People like Cindy Sheehan are ignorant. Not just to this war, but to the results of their idiotic ramblings, or at least I hope they are. They don’t realize its effects on this war. In this war, there are no Geneva Conventions, no cease fires. Medics and Chaplains are not spared from the enemy’s brutality because it’s against the rules. I can only imagine the horrors a military Chaplain would experience at the hands of the enemy. The enemy slinks in the shadows and fights a coward’s war against us. It is effective though, as many men and women have died since the start of this war. And the memory of their service to America is tainted by the inconsiderate remarks on our nation’s news outlets. And every day, the enemy changes…only now, the enemy is becoming something new. The enemy is transitioning from the Muslim extremists to Americans. The enemy is becoming the very people whom we defend with our lives. And they do not realize it. But in denouncing our actions, denouncing our leaders, denouncing the war we live and fight, they are isolating the military from society…and they are becoming our enemy.

Democrats and peace activists like to toss the word “quagmire” around and compare this war to Vietnam. In a way they are right, this war is becoming like Vietnam. Not the actual war, but in the isolation of country and military. America is not a nation at war; they are a nation with its military at war. Like it or not, we are here, some of us for our second, or third times; some even for their fourth and so on. Americans are so concerned now with politics, that it is interfering with our war.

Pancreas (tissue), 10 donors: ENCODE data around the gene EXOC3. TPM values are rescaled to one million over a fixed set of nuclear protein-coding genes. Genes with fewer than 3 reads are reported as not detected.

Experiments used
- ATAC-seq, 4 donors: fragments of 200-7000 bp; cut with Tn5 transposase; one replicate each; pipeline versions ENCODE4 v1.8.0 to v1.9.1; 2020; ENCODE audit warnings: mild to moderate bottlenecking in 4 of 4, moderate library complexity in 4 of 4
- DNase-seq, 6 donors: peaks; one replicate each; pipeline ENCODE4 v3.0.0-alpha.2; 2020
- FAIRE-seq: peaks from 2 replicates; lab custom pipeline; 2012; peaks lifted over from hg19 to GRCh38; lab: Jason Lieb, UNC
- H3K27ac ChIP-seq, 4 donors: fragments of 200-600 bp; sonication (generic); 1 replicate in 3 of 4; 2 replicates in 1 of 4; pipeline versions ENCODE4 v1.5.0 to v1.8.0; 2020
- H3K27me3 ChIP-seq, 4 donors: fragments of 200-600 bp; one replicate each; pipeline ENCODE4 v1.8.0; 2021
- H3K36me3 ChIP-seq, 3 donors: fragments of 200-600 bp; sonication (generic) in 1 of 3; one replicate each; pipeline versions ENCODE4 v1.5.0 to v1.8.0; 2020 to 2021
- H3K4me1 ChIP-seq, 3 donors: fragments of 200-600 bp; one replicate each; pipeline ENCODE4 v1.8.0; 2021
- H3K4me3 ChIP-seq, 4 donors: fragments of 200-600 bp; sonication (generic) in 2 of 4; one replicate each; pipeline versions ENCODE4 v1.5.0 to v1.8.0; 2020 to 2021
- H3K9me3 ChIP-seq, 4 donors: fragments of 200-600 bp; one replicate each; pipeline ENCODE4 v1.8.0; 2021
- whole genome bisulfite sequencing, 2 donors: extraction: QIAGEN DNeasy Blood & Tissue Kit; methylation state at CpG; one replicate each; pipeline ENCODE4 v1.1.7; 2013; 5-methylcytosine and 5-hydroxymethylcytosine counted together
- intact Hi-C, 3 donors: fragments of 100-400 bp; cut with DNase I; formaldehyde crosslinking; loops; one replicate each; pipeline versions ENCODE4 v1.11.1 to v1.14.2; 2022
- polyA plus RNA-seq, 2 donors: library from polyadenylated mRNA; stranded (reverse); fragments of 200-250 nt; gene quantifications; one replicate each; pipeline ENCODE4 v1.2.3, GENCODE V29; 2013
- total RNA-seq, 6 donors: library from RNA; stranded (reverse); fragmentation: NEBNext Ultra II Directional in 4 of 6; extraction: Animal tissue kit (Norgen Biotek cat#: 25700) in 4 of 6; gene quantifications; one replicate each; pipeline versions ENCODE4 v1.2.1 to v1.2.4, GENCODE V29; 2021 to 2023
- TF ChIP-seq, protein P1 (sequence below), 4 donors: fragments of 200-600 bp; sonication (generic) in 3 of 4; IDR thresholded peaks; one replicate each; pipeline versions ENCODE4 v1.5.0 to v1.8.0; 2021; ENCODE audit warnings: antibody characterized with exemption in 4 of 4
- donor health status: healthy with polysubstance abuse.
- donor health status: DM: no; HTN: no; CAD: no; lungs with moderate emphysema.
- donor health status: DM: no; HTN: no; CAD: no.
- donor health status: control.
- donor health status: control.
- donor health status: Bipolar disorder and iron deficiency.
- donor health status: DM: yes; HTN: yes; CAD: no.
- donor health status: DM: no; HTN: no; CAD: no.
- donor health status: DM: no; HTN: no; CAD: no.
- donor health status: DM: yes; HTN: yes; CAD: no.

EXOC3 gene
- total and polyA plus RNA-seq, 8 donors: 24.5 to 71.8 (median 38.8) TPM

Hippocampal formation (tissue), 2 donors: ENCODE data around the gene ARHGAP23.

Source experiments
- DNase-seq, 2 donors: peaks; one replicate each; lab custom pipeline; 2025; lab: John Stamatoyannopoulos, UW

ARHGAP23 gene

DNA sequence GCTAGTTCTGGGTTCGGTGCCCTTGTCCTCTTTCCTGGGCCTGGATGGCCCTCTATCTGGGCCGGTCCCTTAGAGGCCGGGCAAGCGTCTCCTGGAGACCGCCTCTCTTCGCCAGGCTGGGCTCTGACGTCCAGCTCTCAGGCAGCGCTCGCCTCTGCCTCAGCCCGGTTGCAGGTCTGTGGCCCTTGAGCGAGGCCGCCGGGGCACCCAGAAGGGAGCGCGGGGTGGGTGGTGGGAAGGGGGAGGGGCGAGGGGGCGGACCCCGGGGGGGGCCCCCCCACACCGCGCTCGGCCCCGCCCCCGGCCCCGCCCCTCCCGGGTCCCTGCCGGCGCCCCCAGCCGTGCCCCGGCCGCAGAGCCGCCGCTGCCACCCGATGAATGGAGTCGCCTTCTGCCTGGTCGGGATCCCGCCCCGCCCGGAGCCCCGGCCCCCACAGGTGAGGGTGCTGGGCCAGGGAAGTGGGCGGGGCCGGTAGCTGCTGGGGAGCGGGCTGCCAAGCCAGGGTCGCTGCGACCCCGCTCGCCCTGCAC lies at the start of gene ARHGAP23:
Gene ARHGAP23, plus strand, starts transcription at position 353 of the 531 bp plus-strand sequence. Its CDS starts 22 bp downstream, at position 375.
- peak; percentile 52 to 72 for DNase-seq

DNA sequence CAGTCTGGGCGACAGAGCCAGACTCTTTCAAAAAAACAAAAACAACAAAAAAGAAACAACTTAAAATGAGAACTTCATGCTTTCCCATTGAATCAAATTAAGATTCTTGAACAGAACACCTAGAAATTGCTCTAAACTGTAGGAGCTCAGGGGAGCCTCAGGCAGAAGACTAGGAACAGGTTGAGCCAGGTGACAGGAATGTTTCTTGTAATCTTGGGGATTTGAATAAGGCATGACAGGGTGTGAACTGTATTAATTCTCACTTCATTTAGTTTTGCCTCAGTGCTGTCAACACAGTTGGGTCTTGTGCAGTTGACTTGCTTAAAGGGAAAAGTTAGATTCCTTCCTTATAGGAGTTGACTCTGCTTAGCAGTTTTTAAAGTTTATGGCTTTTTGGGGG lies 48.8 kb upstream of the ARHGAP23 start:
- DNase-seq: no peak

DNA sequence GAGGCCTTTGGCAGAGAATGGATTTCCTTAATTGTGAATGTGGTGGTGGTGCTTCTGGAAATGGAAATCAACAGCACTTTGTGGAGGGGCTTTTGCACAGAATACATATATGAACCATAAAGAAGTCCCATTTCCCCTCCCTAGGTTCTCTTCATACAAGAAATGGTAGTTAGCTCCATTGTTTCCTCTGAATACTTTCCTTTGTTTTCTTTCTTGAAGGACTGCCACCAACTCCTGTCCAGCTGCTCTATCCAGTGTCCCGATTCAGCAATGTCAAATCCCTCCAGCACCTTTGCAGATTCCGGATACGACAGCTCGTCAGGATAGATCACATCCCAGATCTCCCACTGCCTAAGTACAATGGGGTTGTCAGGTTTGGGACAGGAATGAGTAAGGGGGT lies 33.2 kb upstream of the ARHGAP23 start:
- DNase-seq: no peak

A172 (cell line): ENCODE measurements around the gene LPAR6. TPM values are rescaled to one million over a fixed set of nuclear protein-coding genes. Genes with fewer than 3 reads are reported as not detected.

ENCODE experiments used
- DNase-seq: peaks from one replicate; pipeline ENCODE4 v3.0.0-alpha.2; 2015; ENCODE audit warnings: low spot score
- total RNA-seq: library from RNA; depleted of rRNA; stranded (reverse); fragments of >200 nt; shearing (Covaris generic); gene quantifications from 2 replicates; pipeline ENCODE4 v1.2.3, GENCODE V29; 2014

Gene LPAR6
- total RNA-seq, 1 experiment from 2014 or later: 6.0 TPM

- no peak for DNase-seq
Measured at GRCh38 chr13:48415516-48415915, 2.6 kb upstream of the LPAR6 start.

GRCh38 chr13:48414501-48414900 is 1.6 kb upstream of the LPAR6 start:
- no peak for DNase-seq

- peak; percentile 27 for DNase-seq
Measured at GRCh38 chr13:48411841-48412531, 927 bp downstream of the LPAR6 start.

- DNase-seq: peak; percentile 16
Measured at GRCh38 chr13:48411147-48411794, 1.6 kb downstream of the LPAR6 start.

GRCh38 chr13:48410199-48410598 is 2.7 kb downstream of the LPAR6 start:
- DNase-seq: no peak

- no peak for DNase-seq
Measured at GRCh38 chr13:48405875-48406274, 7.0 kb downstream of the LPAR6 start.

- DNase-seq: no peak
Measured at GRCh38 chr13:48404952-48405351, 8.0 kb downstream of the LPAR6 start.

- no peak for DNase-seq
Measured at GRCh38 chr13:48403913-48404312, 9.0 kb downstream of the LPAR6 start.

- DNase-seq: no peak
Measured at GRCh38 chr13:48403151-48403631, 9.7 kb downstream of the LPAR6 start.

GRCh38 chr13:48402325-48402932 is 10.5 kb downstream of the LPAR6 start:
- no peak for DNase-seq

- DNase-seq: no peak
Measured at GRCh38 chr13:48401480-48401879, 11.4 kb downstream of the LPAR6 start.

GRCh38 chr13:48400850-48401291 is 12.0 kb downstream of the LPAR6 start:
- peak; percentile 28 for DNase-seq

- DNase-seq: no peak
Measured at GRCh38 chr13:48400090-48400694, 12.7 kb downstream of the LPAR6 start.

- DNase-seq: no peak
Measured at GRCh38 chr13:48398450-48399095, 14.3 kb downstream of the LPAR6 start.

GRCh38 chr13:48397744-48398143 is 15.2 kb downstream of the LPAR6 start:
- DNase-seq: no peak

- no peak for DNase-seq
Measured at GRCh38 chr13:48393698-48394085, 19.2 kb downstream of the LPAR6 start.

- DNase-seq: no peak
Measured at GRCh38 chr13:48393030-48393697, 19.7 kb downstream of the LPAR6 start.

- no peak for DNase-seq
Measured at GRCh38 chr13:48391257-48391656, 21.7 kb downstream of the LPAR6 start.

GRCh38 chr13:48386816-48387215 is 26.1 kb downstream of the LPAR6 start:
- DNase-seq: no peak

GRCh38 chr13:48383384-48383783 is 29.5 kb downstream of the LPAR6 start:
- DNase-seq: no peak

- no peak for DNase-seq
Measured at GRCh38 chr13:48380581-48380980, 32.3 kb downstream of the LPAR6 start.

Terrorists cut the heads off of American citizens on the internet…and there is no outrage, but an American soldier kills an Iraqi in the midst of battle, and there are investigations, and sometimes soldiers are even jailed…for doing their job.

It is absolutely sickening to me to think our country has come to this. Why are we so obsessed with the bad news? Why will people stop at nothing to be against this war, no matter how much evidence of the good we’ve done is thrown in their face? When is the last time CNN or MSNBC or CBS reported the opening of schools and hospitals in Iraq? Or the leaders of terror cells being detained or killed? It’s all happening, but people will not let up their hatred of President Bush. They will ignore the good news, because it just might show people that Bush was right…

…We are the hope of the Iraqi people. They want what everyone else wants in life: safety, security, somewhere to call home. They want a country that is safe to raise their children in. Not a place where their children will be abducted, raped and murdered if they do not comply with the terrorists demands. They want to live on, rebuild and prosper. And America has given them the opportunity, but only if we stay true to the cause and see it to its end. But the country must unite in this endeavor…we cannot place the burden on our military alone. We must all stand up and fight, whether in uniform or not. And supporting us is more than sticking yellow ribbon stickers on your cars. It’s supporting our President, our troops and our cause.

Right now, the burden is all on the American soldiers. Right now, hope rides alone. But it can change, it must change. Because there is only failure and darkness ahead for us as a country, as a people, if it doesn’t.

Let’s stop all the political nonsense, let’s stop all the bickering, let’s stop all the bad news and let’s stand and fight!

Isn’t that what America is about anyway?

Hope in Iraq has many more companions now than it did in February when Sgt. Jeffers published those words.

But which side of hope does Nancy “Grotesque Mistake”/Not a War, Just a “Situation” Pelosi really ride on?

She’s fooling no one.